European Court rules that Turkey has violated journalists’ rights

The European Court of Human Rights ruled on Tuesday that Turkey violated the rights of German-Turkish journalist Deniz Yucel, who was imprisoned in Turkey for a year and then convicted of propaganda for Kurdish rebels.

The court in Strasbourg, France, ruled that the pre-trial detention of Deniz, a correspondent for the German newspaper Die Welt, violated his right to liberty and security as well as his right to freedom of expression. It also ruled that the journalist had not been sufficiently compensated for his illegal detention. “The Court found that Mr. Yucel had been remanded and held in custody in the absence of reasonable grounds to suspect him of having committed a criminal offence,” a court statement said.

Yucel was arrested in Istanbul amid a broad government crackdown following the July 2016 coup attempt and accused of propaganda on behalf of terrorist groups, including the Kurdistan Workers’ Party, or PKK . He was held in pre-trial detention for a year and returned to Germany after his release.

In 2020, an Istanbul court found Yucel guilty of engaging in terrorist propaganda and sentenced him in absentia to more than two years and nine months in prison. A year earlier, the Constitutional Court, Turkey’s highest court, said Yucel’s year-long detention violated his rights.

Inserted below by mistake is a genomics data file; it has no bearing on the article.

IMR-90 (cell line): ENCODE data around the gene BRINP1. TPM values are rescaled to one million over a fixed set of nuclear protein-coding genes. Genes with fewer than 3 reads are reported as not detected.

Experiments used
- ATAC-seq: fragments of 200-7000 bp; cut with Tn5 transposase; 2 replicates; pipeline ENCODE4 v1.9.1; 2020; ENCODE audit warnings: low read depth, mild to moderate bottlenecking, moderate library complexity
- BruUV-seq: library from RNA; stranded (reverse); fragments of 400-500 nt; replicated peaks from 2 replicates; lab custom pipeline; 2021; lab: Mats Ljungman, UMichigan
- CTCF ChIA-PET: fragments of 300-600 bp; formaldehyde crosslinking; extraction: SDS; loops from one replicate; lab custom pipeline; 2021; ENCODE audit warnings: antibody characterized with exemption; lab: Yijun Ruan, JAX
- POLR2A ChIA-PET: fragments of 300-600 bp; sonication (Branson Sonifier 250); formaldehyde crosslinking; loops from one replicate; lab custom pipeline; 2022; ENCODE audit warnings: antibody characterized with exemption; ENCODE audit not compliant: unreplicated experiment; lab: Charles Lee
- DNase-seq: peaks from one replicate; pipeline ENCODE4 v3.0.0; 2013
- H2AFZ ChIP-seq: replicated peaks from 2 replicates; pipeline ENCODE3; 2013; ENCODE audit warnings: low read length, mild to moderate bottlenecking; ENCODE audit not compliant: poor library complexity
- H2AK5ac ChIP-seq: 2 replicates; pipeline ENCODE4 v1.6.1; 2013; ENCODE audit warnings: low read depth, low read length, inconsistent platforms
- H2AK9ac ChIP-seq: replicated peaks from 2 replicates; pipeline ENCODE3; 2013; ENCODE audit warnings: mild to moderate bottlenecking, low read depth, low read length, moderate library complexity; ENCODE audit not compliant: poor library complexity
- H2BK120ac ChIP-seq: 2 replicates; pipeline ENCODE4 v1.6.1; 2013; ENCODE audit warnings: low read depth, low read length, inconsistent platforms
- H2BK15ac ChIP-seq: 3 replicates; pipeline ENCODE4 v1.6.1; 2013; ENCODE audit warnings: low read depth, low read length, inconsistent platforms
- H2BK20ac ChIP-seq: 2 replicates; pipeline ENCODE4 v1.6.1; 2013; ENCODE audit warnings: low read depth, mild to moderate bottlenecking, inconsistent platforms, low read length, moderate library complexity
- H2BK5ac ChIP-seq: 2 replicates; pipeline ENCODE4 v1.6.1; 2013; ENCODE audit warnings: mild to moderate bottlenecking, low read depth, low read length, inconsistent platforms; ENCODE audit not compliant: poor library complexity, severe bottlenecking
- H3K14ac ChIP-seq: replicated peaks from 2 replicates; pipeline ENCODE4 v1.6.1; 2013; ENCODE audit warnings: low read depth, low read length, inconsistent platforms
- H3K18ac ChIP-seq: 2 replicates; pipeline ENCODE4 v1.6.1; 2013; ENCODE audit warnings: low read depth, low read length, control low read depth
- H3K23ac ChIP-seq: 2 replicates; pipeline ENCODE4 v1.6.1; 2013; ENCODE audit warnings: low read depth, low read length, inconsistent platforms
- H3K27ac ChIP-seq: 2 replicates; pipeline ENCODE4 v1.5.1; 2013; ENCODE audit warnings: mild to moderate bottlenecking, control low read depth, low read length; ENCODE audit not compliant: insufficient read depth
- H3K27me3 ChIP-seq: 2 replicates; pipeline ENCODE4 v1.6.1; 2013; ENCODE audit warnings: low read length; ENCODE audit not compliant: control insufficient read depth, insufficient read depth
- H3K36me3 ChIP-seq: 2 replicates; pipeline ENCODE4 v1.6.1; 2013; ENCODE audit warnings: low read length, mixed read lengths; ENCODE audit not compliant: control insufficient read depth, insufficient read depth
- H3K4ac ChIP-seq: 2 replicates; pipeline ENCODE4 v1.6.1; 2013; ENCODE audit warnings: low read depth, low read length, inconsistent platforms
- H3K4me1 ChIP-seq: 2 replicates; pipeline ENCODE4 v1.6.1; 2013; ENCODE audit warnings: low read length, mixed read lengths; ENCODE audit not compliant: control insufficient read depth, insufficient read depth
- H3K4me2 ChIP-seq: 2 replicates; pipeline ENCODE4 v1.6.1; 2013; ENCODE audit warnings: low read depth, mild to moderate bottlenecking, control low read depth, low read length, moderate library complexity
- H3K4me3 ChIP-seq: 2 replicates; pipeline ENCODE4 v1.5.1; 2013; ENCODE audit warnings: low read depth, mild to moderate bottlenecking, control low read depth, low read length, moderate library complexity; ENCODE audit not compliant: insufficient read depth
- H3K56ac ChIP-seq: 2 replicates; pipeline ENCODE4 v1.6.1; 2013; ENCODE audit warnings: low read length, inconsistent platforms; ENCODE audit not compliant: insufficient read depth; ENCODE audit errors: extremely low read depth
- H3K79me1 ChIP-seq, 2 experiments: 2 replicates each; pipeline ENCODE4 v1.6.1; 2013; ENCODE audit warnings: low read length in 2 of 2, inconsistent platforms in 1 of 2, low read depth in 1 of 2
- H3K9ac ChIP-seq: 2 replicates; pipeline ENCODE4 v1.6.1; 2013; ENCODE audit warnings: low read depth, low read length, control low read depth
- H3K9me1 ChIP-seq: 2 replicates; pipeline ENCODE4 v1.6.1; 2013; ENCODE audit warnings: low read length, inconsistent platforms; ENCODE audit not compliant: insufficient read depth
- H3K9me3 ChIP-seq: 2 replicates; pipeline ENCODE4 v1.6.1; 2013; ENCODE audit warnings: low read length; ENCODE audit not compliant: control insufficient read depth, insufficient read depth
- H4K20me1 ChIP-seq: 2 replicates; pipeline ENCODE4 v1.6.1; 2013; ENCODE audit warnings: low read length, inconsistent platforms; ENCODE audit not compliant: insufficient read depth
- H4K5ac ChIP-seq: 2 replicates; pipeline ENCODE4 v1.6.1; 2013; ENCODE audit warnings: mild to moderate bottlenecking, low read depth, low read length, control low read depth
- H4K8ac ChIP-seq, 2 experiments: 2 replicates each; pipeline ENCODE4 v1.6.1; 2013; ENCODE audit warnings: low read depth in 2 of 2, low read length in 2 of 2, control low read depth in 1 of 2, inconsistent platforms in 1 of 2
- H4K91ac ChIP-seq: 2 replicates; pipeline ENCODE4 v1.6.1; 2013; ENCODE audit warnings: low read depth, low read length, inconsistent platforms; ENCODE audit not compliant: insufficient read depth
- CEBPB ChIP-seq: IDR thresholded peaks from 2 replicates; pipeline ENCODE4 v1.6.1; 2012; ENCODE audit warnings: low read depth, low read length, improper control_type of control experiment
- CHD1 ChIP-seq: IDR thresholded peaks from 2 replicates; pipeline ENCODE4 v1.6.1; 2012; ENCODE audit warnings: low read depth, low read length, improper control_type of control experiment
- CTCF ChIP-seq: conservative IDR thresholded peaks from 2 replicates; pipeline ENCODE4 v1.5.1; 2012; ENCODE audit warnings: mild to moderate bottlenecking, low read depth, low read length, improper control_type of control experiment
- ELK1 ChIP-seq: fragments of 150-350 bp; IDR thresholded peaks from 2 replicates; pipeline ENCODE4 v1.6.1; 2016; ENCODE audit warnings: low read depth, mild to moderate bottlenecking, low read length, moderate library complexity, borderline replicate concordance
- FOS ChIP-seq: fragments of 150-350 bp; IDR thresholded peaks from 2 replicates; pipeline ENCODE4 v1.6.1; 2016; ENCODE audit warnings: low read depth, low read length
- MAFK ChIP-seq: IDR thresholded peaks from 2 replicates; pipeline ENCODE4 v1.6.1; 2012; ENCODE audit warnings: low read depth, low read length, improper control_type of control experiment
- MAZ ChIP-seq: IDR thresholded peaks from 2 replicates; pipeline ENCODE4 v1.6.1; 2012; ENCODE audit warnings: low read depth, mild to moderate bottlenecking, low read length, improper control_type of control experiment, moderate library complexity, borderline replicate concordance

His case has sparked a diplomatic crisis with Germany, which has accused Turkey of carrying out “arbitrary arrests” of German citizens suspected of links to the PKK or the network led by American cleric Fethullah Gulen. “The fact that the judges in Strasbourg have established that my right to liberty and security and my right to freedom of opinion have been violated is satisfying,” Yucel told Die Welt.

“But it is disappointing that the judges did not want to find a violation of the prohibition of torture – despite nine months of solitary confinement and despite the psychological and physical violence that I sometimes suffered at Silivri No. 9 (Istanbul)- security prison Yucel added that he was also disappointed that the court did not find that the charges against him were politically motivated.

“I suspect that even (President) Recep Tayyip Erdogan did not expect it,” he said, accusing the Turkish leader of “repeated public attacks” and making it the subject of political negotiations. He also said prosecutors made him wait a year for an indictment on Erdogan’s “personal orders”. Yucel was referring to statements by Erdogan in 2018 that called him a “spy” and a “terrorist”. “Even the circumstances of my release – there’s not a sliver of these proceedings that wasn’t politically motivated,” Yucel said.

Turkey and Yucel have three months to request that the case be referred to the Grand Chamber of the court for a final decision, the court said. Human rights groups say Turkey is one of the world’s top jailers of journalists. The Turkish government says the detentions are not based on the journalists’ work and most are charged with terrorism-related offences.

(This story has not been edited by the Devdiscourse team and is auto-generated from a syndicated feed.)

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